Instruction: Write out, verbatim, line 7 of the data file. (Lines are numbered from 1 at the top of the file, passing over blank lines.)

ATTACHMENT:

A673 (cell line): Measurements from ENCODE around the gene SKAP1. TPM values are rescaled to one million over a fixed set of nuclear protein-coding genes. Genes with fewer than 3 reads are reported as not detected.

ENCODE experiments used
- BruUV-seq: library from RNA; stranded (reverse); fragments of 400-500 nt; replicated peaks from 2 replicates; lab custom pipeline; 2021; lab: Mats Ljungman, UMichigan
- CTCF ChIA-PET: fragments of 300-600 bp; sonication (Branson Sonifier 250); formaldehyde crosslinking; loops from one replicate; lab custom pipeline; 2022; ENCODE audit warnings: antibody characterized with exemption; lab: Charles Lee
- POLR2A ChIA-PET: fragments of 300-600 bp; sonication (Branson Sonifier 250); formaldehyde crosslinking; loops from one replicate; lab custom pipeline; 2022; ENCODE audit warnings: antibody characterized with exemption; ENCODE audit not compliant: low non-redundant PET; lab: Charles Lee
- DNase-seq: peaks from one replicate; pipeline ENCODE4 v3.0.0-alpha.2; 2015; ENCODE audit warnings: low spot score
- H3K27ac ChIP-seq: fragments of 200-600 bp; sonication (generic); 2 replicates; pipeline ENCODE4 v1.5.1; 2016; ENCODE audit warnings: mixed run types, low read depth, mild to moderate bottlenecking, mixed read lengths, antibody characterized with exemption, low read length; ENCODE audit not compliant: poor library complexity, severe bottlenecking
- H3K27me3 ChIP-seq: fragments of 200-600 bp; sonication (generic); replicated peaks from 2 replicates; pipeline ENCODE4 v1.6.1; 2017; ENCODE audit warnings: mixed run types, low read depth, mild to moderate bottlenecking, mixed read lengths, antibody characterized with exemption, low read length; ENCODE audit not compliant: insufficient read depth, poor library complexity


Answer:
- H3K27ac ChIP-seq: fragments of 200-600 bp; sonication (generic); 2 replicates; pipeline ENCODE4 v1.5.1; 2016; ENCODE audit warnings: mixed run types, low read depth, mild to moderate bottlenecking, mixed read lengths, antibody characterized with exemption, low read length; ENCODE audit not compliant: poor library complexity, severe bottlenecking